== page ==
Signal has risen to become the top free app on the Google and Apple stores as more people look towards the secure messaging platform.
This followed users’ increasing discontentment with Facebook-owned WhatsApp due to a change in their policy which has raised privacy concerns.
WhatsApp, which uses Signal’s encryption technology, laid out fresh terms on Wednesday, asking users to agree to let owner Facebook Inc and its subsidiaries collect user data, including their phone number and location, although there are reports it had been secretly doing this for years.
A day after, world’s richest person, Elon Musk advised people to jettison WhatsApp and Facebook and opt for Signal, known for its end-to-end encryption and independent structure as a non-profit organisation run by a foundation — not a big tech company.
The tweet was in response to queries by his Twitter followers on more secure alternatives to WhatsApp.
Signal has recently gone mainstream but had previously been the communication method of choice for activists, people in the hacker community, and others concerned about privacy.
Mashable reported that so popular has Signal become since Musk’s simple tweet that its two-factor authentication onboarding system even got briefly delayed Thursday because so many people were trying to sign up.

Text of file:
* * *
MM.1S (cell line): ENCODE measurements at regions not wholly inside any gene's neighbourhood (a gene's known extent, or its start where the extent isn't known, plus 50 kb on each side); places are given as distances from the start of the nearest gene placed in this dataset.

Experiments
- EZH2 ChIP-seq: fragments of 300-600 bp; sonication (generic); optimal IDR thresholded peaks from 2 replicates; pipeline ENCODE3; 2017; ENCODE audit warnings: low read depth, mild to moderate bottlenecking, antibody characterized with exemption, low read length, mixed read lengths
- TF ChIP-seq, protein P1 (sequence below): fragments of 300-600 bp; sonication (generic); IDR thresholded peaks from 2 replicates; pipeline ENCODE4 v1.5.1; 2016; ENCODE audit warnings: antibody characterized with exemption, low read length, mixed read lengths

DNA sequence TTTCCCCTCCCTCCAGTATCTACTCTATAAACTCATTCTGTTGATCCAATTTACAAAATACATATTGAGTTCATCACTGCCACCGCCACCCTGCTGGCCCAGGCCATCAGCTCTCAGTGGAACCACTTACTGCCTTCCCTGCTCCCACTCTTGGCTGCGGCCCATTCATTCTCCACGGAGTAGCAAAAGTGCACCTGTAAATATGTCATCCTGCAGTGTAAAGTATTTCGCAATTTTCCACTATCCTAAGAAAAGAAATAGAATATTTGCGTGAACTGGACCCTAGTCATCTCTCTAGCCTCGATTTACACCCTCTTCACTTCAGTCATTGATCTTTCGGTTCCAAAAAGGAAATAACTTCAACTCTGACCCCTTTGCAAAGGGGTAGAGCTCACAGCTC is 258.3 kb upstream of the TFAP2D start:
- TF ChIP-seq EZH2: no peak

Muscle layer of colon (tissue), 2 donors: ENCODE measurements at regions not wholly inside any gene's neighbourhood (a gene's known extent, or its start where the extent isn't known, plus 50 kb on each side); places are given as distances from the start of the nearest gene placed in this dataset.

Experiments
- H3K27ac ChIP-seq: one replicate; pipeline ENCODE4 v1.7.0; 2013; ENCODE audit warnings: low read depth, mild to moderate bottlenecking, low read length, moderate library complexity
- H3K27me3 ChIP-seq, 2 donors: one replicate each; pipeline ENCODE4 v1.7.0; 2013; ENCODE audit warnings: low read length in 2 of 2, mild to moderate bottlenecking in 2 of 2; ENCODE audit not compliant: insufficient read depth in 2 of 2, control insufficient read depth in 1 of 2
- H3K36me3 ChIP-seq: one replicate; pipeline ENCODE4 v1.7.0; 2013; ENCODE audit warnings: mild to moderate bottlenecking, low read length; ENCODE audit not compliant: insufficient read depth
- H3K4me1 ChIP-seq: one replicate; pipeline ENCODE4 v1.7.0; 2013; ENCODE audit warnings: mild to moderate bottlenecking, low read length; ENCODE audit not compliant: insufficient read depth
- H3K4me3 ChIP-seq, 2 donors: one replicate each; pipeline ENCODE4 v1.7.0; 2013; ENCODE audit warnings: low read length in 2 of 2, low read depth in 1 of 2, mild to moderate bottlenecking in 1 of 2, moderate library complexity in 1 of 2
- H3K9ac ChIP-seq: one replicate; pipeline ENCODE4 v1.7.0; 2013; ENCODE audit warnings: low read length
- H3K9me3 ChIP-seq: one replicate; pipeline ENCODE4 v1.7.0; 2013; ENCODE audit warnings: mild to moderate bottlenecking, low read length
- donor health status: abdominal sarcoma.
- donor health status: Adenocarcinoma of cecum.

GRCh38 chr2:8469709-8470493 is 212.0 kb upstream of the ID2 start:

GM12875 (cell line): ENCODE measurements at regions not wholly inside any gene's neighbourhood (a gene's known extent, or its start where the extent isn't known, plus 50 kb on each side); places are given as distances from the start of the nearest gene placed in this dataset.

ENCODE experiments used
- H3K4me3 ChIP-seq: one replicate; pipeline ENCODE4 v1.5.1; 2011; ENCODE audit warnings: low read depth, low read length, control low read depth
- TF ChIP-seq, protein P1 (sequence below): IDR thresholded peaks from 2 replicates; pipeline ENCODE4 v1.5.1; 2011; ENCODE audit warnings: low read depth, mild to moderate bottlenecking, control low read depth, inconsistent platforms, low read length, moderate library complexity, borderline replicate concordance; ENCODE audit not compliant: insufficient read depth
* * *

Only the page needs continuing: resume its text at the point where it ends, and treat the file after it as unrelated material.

A similar app, Telegram, has also seen a sudden rise in users.
One of the reasons Signal is so unique is that beside the fact that the content of your messages is encrypted, you can set messages to disappear after certain customisable time frames.
The app also collects virtually no user data; the only information a user gives the app is their phone number, and the company is even working on a way to decouple that from using Signal by making encrypted contact servers.
As a non-profit organisation, it has no advertising, so no incentive to track users.
Three years ago, WhatsApp co-founder, Brian Acton provided $50 million loan to then newly-created Signal Foundation, as the app was then barely getting by on a “shoestring budget“.
He later added $55 million, to take his total stake to $105 million, repayable in 2068 at zero per cent interest.